One of the many highlights from last weekend’s Trinity Arts Conference was the opportunity to see and hear Reva Williams and her band Gretel. I wasn’t familiar with Reva’s music before the conference. But after a four-song teaser on Thursday night, and then a full concert on Saturday night, I am a Gretel convert.
The music business is a strange world. People do karaoke to old Motown and Rod Stewart songs on American Idol and become instant stars. Meanwhile, hundreds of deserving singer/songwriters and bands toil in virtual obscurity, waiting for the big break that may or may not ever arrive. I won’t flatter myself with the illusion that I have any kind of clout to make or break anybody. But I do know that Reva and her band are deserving of that big break, and that the world would be a better place if that happened.
I’ve seen hundreds of concerts over the years; okay, over the decades. And this was one of the best I’ve seen. Reva played guitar and banjo, and sang in a powerhouse raspy howl of a voice that reminded me of Lucinda Williams. She writes songs about being a fucked up human being in love with Jesus some days and just in love with herself other days. Sounds about right to me. Her poetic imagery was startling; beautiful, and disturbing and uncomfortable. Melissa Myers played keyboards, snare drum, and saw (!) and added sweet harmonies that perfectly complimented Reva’s scuffed alto. Bass player Phil DePertuis filled the Hansel role and added harmony vocals. It all left me with a big, shit-kickin’ grin on my face.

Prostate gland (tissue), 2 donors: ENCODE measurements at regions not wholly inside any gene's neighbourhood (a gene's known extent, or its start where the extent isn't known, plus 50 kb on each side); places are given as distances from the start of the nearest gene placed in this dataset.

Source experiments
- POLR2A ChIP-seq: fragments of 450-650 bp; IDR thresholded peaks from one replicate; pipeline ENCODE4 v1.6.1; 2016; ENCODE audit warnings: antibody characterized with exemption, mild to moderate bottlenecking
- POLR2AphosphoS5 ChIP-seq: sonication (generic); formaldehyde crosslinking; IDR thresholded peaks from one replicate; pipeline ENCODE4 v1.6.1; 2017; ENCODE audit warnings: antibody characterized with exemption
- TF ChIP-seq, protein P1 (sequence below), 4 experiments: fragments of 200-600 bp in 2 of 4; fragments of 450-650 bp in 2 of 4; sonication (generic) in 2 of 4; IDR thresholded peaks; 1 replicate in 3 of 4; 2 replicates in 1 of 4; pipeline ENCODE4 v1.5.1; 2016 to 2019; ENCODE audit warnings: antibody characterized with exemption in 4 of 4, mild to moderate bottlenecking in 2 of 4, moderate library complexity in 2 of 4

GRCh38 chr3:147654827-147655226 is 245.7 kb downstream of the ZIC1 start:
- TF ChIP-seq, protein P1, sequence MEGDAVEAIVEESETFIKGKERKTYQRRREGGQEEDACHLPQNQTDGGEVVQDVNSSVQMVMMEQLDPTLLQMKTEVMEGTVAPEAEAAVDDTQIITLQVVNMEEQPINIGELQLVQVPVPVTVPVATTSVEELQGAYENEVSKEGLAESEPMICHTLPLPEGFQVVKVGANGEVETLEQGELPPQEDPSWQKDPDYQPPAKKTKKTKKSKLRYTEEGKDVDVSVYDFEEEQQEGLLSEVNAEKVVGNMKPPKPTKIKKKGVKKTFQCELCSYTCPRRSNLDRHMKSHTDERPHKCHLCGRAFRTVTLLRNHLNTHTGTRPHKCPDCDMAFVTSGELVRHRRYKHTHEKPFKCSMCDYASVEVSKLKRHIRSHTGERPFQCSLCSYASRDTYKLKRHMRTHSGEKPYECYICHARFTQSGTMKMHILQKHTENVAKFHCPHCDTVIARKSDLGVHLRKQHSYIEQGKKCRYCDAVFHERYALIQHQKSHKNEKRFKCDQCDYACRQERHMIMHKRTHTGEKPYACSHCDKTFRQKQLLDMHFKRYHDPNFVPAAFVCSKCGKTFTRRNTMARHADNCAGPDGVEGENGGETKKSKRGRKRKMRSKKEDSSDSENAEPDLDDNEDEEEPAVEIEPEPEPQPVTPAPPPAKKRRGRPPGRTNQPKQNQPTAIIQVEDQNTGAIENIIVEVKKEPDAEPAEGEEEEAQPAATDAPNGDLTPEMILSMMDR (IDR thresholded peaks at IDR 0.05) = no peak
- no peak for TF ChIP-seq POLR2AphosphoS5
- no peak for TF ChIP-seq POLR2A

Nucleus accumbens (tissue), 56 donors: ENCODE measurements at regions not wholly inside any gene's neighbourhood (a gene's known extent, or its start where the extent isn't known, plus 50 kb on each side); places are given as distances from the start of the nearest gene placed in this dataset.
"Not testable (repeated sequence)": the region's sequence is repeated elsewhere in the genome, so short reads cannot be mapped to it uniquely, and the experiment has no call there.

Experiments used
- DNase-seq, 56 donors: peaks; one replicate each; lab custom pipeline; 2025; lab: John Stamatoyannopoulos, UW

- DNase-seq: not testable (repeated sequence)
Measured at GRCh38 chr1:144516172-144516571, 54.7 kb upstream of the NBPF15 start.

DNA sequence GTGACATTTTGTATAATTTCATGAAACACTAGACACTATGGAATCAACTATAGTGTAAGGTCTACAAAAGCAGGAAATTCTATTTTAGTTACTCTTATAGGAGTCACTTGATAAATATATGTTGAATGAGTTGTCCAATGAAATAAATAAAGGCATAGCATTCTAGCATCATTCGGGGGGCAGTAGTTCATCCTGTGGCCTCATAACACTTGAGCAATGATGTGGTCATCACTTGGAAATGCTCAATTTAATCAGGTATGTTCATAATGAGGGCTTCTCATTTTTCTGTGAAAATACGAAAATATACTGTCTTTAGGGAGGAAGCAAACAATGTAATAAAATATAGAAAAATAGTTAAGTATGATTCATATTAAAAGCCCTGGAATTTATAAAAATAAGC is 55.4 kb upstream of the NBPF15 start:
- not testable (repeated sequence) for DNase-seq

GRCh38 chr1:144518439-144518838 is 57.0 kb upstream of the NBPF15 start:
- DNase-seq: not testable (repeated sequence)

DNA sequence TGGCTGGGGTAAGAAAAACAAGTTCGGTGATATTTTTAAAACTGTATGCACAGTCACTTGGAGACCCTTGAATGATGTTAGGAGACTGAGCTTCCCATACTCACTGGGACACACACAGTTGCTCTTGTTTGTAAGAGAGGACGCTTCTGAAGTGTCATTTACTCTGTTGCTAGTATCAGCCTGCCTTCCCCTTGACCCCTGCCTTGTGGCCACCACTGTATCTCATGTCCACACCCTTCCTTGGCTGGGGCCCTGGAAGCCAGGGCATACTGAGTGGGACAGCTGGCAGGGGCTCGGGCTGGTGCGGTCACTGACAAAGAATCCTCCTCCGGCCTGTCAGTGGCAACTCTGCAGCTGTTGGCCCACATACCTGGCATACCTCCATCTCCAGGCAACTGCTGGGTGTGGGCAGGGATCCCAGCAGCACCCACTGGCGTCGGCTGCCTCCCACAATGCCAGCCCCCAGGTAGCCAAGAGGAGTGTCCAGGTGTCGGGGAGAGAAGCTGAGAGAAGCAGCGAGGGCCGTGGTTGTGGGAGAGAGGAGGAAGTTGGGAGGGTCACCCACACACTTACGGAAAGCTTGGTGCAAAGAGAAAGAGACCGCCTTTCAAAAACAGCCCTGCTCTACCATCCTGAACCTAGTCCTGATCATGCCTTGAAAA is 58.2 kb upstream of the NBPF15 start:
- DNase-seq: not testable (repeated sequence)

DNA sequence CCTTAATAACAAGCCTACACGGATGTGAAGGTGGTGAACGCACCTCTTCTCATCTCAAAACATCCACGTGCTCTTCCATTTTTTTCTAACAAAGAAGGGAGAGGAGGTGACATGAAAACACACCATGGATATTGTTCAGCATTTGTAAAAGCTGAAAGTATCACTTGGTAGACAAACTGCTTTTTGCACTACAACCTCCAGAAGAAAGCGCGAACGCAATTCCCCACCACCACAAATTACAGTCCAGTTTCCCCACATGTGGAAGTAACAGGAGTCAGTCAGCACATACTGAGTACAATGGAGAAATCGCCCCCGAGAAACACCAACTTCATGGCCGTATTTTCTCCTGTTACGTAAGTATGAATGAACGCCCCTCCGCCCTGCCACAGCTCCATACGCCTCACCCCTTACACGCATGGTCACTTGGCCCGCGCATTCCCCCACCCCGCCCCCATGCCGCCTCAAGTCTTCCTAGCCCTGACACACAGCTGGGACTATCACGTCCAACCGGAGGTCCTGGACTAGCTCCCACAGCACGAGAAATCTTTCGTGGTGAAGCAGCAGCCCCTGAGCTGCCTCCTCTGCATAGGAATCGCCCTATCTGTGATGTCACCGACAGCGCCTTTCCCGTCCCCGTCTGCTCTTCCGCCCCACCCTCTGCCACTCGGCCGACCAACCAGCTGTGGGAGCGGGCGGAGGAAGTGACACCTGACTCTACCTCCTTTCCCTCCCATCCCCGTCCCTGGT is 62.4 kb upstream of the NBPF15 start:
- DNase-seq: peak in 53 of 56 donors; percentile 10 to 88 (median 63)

There are two albums for your listening pleasure: Unreturnable Dirt, from 2005, and a new 6-song EP called The Meteorite. I think Reva’s getting better, so I’d actually recommend the EP if I had to choose. The songs on Unreturnable Dirt are just fine (actually, a lot better than fine; they’re close to brilliant), but the production and arrangements are a little more subdued than what I heard in concert, and come a little closer to the standard singer/songwriter fare of folks such as Dar Williams. The EP is more raw and adventurous, with woozy clarinet threading through the proceedings and some very unstandard songwriting structures. I like it a lot. And the new songs I heard this weekend, and which have yet to be recorded, convince me that the best is yet to come. There’s a song called (I think) “Jesus” that I can’t wait to hear again. It’s the kind of desperate hymn that people who are out of hope write. So buy Reva’s music and give her some hope. We could all use that these days. And you just might find a smidgen for the future of the music industry as well.